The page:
This is quite a rare photo on board a working vessel in around 1890. The location is the original Fishguard Harbour at Lower Town – the quay wall can be seen in the background, the height of which indicates that the tide was well out.
This view is looking aft along the deck of what is likely a two masted schooner, given the length of the boom resting on the bulwark at the stern. The ship is sitting on the harbour floor and tilting slightly, resting on the keel and the port bilge strake . It’s evident work has been going on to discharge a cargo of coal (or culm). The cargo hatch (typically small in a wood sailing vessel) is uncovered and on deck is a cargo bucket (made of a large half barrel) with handle fitted for pivoting.
Two members of the gang in the hold would shovel cargo into this container, two others on deck winch it aloft using the manual ‘dolly winch’ (visible between the hatch and mainmast). The iron handle for the winch can be seen on the right hand side of the picture. The bucket (suspended from a pulley attached to a cargo gaff stepped on the mast) would be guided by the fifth hand across to the side of the ship and tipped down a shute into a horse drawn cart waiting below. The spillage either side of the hatch shows this has been carried out on both sides of the ship to speed up operations, discharge only being possible when the harbour is dried out between tides.
The large wheel to the left of the mast is part of the manual bilge pump mechanism and beyond this is the casing of the companionway leading down to the aft cabin. There is no steering wheel visible aft so steering would have been by a large tiller. Normally a ship of this size and rig would require a sailing crew of three (master, mate, able seaman) so perhaps two of the gang have been taken on as ‘casuals’ to help work the cargo.
The photograph forms part of an album recently lent to Ein Hanes Heritage Centre and is believed to be the work of Henry Jackson of Fishguard. He was an accomplished photographer and the survival of his photographs gives a window into the life of the area from around 1870 – 1896.
Each of the men in this photograph can be identified as their names were recorded in the album. It has been possible to find out a little more about some of them.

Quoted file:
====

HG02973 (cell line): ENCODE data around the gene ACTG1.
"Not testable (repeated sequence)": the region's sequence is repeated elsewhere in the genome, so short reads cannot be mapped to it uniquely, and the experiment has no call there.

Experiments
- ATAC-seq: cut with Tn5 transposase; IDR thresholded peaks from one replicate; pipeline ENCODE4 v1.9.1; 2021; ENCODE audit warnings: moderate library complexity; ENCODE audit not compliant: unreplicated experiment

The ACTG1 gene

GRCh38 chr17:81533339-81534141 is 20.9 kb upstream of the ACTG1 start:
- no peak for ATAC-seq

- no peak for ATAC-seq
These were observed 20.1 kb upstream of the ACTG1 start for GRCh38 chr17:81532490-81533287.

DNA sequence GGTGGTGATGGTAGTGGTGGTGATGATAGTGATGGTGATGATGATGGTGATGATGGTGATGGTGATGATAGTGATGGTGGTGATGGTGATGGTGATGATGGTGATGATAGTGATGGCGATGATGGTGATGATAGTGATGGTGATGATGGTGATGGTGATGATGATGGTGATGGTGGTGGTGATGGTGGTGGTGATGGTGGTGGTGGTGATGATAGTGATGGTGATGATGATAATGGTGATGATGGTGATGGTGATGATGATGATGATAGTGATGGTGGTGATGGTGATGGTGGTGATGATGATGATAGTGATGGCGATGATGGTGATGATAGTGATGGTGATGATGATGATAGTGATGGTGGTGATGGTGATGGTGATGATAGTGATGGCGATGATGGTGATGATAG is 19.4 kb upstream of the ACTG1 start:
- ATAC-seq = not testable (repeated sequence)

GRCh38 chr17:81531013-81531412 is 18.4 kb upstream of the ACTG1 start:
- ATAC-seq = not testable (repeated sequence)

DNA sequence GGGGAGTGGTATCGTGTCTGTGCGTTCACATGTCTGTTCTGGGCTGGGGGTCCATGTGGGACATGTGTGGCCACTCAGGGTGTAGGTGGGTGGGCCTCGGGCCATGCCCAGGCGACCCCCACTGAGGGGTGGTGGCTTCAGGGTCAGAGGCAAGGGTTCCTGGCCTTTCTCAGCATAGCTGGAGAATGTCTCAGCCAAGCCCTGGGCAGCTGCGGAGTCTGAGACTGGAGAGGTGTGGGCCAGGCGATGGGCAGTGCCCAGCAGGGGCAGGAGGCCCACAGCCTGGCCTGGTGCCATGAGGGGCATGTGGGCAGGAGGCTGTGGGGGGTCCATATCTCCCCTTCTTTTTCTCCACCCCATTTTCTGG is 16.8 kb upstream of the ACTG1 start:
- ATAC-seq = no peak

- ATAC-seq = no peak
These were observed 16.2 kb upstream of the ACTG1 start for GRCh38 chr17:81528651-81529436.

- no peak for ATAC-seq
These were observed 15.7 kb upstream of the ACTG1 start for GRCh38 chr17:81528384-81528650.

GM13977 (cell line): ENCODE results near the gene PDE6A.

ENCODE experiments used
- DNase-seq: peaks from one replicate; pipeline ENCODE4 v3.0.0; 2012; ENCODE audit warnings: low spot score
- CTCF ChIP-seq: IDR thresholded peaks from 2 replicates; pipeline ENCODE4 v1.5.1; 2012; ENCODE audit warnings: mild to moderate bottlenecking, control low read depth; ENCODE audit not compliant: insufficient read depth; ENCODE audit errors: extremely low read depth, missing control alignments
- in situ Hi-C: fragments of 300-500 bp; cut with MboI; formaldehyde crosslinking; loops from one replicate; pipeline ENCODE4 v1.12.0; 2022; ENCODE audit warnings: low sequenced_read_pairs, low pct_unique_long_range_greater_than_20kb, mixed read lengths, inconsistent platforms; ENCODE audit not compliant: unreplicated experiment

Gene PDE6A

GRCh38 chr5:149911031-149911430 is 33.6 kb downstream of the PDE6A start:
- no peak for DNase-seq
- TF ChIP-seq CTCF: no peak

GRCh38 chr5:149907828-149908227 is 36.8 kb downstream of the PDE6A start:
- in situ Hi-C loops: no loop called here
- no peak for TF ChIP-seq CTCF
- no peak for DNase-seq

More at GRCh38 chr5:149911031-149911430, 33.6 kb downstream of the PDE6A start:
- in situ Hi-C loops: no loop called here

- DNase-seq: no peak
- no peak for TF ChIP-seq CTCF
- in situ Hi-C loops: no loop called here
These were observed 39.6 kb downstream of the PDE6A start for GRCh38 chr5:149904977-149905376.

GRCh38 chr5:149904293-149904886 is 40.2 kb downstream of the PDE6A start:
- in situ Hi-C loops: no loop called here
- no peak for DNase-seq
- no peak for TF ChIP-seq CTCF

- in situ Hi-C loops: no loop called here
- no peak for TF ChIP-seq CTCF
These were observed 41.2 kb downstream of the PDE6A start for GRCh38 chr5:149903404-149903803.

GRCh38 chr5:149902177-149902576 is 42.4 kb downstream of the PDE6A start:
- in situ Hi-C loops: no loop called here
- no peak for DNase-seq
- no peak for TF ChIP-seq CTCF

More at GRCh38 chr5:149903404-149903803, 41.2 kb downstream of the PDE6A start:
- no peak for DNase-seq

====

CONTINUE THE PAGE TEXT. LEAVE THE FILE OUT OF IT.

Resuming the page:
George Reynolds was born in Milford in 1844- his father was a sawyer but being the youngest of three sons, not all of whom could have been supported by their father’s business, George joined the Royal Navy. In 1861, as a boy 1st class he served aboard the tender Skylark which was part of the Coastguard service in Pembroke Dock. In 1871, the census records that he was serving as an Able Seaman on board HMS Calendonia which had been until 1869, the flagship of the Royal Navy’s Mediterranean fleet. In later years he was again part of the coastguard service and for a time lived at the Parrog, Newport before settling in Lower Town. His style of dress in the photograph appears to hark back to his naval career. He and his wife Mary, had twelve children of whom 11 survived to adulthood. At the end of his life he lived in Quay Street and died at the grand old age of 102 years!
John Jones was Fishguard born – he married Mary Lewis, also of Fishguard, in 1874 when he and his wife were in their late 30s and they had just one daughter, Elizabeth. When he was first married, the family lived in Bodmore Cottage. His working life was spent as an ordinary seaman in the merchant marine. His family later lived in Dock/Quay Street, next door to George Reynolds. He too lived a long life – dying in 1931 aged 94 years.
Thomas John was born in Fishguard around 1840 – he married his wife Ann (born Dinas) in 1861 and they had 8 children. In 1881 he was serving as an able seaman on the schooner “Robin Hood” out of Whitby – this vessel was over 500 tons and sailed the foreign trade. He spent his life at sea as a fisherman/able seaman. In later life, he and his wife lived in Ivy Cottages on the Slade.
Benjamin Lewis was born in Lower Town in 1834 and was the son of a mariner. He went into the merchant navy as an apprentice at the age of 15 and whilst on board the Ocean in 1851, had to be admitted as a patient on the hospital ship Dreadnought which was anchored in the Thames – he was there for 40 nights.
He received his Mate’s certificate of competency in 1861 but did not become a Master Mariner. It is probable that he was the Captain of the schooner.
With thank to Rob Willatts of Dinas for sharing his knowledge of the workings of the vessel and what can be seen in the photograph.